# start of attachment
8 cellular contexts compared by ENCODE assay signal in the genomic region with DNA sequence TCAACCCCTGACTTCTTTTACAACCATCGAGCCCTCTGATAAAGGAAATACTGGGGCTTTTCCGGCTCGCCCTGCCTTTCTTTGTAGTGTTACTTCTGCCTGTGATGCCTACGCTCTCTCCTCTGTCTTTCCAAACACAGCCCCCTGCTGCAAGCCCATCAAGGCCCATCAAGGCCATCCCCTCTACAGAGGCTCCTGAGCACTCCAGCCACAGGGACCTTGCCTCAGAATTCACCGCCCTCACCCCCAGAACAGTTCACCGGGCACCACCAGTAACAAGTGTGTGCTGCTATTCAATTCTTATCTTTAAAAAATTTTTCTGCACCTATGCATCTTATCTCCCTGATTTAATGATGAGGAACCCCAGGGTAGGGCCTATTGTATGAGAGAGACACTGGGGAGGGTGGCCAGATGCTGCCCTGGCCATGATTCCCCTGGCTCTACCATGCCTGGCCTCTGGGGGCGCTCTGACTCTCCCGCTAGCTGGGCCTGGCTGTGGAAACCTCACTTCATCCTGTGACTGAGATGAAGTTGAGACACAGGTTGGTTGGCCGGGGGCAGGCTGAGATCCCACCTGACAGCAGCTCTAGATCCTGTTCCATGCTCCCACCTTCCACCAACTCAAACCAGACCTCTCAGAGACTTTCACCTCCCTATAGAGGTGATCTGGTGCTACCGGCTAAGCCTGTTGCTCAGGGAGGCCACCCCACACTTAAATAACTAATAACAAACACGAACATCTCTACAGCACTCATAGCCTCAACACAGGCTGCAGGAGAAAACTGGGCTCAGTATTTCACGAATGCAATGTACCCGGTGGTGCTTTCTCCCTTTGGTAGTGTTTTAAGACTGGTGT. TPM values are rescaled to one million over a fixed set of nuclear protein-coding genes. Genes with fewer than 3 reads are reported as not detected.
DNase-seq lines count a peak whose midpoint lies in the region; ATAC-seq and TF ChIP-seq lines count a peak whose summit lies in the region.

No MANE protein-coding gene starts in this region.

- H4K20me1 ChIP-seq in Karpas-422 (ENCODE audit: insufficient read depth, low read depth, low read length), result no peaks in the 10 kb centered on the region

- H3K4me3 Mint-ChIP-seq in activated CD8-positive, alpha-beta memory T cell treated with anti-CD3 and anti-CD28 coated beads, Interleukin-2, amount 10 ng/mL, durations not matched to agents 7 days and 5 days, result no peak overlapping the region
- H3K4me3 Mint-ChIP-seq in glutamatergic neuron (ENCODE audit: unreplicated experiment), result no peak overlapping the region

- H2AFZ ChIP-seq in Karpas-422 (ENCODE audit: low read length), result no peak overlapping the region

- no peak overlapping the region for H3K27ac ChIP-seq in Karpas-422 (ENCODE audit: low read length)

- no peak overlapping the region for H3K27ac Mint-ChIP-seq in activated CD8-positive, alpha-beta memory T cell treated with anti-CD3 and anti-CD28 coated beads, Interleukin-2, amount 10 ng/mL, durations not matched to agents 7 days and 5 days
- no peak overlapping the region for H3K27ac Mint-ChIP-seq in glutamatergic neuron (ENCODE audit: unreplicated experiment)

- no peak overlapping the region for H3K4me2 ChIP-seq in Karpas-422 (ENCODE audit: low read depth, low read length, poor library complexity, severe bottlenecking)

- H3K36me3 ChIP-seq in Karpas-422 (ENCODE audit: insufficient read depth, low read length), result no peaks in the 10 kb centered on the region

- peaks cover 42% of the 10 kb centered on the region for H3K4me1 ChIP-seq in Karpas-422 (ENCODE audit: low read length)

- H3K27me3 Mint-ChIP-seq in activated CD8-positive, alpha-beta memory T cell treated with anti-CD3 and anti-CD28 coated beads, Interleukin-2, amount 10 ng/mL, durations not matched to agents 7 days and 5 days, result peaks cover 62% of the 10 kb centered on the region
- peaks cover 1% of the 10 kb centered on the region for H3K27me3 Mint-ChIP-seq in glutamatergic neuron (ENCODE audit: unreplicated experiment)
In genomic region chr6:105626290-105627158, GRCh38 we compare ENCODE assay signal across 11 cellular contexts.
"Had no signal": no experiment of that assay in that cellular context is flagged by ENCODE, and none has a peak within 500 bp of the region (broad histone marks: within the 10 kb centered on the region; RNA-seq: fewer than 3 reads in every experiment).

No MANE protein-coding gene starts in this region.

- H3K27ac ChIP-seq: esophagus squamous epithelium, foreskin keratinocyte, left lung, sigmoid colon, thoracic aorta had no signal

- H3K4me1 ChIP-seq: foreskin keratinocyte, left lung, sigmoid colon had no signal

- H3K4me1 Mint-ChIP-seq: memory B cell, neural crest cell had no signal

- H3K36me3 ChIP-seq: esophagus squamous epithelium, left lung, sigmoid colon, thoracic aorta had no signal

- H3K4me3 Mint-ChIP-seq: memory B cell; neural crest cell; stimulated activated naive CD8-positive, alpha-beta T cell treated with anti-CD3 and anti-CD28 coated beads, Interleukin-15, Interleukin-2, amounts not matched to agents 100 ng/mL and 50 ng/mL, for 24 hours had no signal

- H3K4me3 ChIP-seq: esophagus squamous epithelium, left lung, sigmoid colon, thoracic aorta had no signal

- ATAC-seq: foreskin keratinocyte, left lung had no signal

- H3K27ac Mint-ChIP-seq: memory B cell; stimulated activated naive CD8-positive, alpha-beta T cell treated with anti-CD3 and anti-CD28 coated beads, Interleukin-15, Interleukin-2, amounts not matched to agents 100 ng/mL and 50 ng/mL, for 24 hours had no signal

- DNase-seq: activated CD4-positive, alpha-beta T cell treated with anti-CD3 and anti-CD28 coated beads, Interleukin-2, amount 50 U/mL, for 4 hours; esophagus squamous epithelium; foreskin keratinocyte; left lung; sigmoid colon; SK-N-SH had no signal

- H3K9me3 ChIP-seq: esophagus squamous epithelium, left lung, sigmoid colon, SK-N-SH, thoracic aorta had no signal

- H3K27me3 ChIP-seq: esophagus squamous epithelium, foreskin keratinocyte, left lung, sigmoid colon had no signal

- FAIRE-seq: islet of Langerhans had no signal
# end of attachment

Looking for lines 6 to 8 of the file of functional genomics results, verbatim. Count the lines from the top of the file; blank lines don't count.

- H3K4me3 Mint-ChIP-seq in glutamatergic neuron (ENCODE audit: unreplicated experiment), result no peak overlapping the region

- H2AFZ ChIP-seq in Karpas-422 (ENCODE audit: low read length), result no peak overlapping the region

- no peak overlapping the region for H3K27ac ChIP-seq in Karpas-422 (ENCODE audit: low read length)